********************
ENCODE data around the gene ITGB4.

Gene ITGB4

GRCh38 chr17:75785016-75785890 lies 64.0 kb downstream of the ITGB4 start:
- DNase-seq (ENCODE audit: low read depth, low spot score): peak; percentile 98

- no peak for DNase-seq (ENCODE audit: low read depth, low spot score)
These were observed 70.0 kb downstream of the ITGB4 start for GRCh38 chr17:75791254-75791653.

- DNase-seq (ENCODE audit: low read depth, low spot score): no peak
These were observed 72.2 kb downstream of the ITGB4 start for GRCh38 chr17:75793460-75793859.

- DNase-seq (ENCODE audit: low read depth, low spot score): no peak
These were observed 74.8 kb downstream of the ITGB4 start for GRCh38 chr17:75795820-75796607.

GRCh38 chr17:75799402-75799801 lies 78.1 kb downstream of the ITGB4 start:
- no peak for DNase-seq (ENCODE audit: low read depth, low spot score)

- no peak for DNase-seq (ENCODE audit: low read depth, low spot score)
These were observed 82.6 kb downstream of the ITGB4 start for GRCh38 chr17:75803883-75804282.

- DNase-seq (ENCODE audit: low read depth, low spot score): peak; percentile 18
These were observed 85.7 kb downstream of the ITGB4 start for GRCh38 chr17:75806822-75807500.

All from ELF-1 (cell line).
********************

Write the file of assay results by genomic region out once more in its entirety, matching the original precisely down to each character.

ENCODE data around the gene ITGB4.

Gene ITGB4

GRCh38 chr17:75785016-75785890 lies 64.0 kb downstream of the ITGB4 start:
- DNase-seq (ENCODE audit: low read depth, low spot score): peak; percentile 98

- no peak for DNase-seq (ENCODE audit: low read depth, low spot score)
These were observed 70.0 kb downstream of the ITGB4 start for GRCh38 chr17:75791254-75791653.

- DNase-seq (ENCODE audit: low read depth, low spot score): no peak
These were observed 72.2 kb downstream of the ITGB4 start for GRCh38 chr17:75793460-75793859.

- DNase-seq (ENCODE audit: low read depth, low spot score): no peak
These were observed 74.8 kb downstream of the ITGB4 start for GRCh38 chr17:75795820-75796607.

GRCh38 chr17:75799402-75799801 lies 78.1 kb downstream of the ITGB4 start:
- no peak for DNase-seq (ENCODE audit: low read depth, low spot score)

- no peak for DNase-seq (ENCODE audit: low read depth, low spot score)
These were observed 82.6 kb downstream of the ITGB4 start for GRCh38 chr17:75803883-75804282.

- DNase-seq (ENCODE audit: low read depth, low spot score): peak; percentile 18
These were observed 85.7 kb downstream of the ITGB4 start for GRCh38 chr17:75806822-75807500.

All from ELF-1 (cell line).